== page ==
Jun 12, 2015 1:00 AM

Author: Melissa Shepard

It all started when I was pregnant with my second child. I was 29 years old and a mole on my right hip that I’d had my whole life started to bother me; it was itchy and tender and stuck out. Moles can change during pregnancy and my growing belly was rubbing on my clothes more, so it didn’t seem alarming.

I had never been to a dermatologist before, but eventually the mole started bothering me enough to get it checked. The doctor biopsied it and sent it in to be tested. I didn’t hear anything for a few weeks and figured that meant everything was okay, but then I got THE phone call. It was melanoma.

Everything At Once

Because of the depth of the melanoma, it required additional surgery and since I was pregnant I had to wait.  All the doctors told me it was a pretty low likelihood it had spread, but I still spent the last month of my pregnancy nervous about what they might find. Soon after giving birth they preformed surgery and ran additional tests that confirmed the cancer had spread to my lymph nodes. I was started on chemotherapy almost immediately and the side effects were incredibly debilitating.

So of course everything hits at once. A month after having a baby and starting chemotherapy my husband was laid off from his job. In order to get the insurance we so desperately needed, I had to go back to work. The only place I could find a part-time nurse practitioners job was at the Huntsman Cancer Institute working for none other than the melanoma department.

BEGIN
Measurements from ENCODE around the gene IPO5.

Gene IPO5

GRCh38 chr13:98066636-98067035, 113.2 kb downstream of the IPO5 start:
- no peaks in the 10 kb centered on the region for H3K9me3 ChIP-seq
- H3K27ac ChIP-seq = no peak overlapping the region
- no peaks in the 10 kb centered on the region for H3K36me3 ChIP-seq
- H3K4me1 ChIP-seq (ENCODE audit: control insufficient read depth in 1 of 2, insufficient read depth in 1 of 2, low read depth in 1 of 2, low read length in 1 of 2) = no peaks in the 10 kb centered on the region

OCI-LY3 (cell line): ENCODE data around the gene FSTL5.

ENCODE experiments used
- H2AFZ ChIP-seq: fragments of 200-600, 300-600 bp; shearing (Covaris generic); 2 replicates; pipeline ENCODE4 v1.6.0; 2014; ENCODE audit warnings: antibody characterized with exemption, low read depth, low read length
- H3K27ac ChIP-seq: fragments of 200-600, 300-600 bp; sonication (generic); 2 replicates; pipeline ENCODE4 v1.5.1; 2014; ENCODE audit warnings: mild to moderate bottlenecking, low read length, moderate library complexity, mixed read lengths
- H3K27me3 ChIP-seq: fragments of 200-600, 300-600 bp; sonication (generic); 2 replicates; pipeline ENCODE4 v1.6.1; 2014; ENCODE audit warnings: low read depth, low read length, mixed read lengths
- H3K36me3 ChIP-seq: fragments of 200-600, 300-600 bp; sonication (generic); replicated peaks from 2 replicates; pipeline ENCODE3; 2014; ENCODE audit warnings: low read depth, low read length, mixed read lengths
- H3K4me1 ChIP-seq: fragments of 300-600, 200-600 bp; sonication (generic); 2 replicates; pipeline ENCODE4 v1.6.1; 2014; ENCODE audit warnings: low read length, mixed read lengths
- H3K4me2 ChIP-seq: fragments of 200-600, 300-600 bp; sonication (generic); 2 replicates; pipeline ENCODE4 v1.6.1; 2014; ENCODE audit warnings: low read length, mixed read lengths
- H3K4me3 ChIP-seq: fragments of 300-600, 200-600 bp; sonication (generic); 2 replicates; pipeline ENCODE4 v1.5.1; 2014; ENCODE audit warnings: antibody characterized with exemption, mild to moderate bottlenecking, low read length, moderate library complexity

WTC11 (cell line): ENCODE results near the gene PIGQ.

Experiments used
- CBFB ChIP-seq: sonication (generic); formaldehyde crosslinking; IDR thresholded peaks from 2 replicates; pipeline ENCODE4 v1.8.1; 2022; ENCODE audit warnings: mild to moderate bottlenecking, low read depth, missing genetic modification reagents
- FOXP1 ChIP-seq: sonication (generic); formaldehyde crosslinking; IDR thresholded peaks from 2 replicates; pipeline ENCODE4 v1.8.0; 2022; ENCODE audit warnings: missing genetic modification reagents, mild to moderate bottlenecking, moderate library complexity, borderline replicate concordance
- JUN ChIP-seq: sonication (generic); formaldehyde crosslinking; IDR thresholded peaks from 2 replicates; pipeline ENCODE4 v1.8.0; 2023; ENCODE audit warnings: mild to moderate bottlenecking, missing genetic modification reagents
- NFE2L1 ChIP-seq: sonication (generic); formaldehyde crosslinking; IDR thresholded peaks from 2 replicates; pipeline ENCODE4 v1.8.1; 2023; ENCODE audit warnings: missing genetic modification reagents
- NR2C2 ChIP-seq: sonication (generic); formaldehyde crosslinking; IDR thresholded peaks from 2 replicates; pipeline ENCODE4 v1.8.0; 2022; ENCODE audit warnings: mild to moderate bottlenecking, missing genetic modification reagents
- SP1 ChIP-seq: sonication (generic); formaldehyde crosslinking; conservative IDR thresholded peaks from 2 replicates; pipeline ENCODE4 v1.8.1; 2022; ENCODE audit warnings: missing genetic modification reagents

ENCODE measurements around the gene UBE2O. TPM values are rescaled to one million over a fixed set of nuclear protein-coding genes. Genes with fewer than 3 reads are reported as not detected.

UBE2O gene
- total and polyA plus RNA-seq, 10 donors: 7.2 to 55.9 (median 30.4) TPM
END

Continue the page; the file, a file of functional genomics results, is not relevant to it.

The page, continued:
Keep Your Enemies Close

I don’t necessarily suggest working in a department focusing on the ailment you’re suffering from. I was very emotional and my mood went up and down. At times it felt like it helped me and at other time it felt like it was a hindrance to understanding patients.

Working closely with melanoma while I was battling it made me think of the saying, “Keep your friends close and your enemies closer.” Being close to melanoma gave me that power to truly understand my disease. If it did come back, I’d know my options and there was some empowerment in that. I’d always suggest my patients do the same thing.

Were You Careful?

I ended up finishing eight months of chemo before opting to stop that course of treatment. The side effects were making me sicker and sicker. At that point I went into remission and started surveillance with regular screenings and tests.

One of the biggest questions I still get is, “Were you careful about sun protection?” And the truth is no, not really. I grew up in Alaska and my mother managed a tanning salon for a couple years. My sisters were older and cheerleaders and were tanning all the time and I wanted to be like them. Even after my mom stopped managing the salon, I still went a “normal” amount. Not to mention I was also a lifeguard, which comes with its fair amount of sun exposure.

The Best Line of Defense

I’ve thankfully been cancer free for seven years and recently had my first post-cancer baby. It felt like I was closing a circle that started with being diagnosed while pregnant with my daughter all those years ago.

Most patients find these melanomas themselves like I did. Even those going in for a yearly skin check often spot them on their own. When I first noticed my mole it didn’t look like there was anything wrong with it. It was round, one color, had normal borders, and was just slightly raised but my attention was drawn to it and it likely saved my life.

It all comes back to keeping your enemy close. Learn everything you can and do everything you can to keep yourself safe. You are the best line of defense in making sure you stay healthy. 

Melissa Shepard

Melissa Shepard is a guest blogger for University of Utah Health Care.


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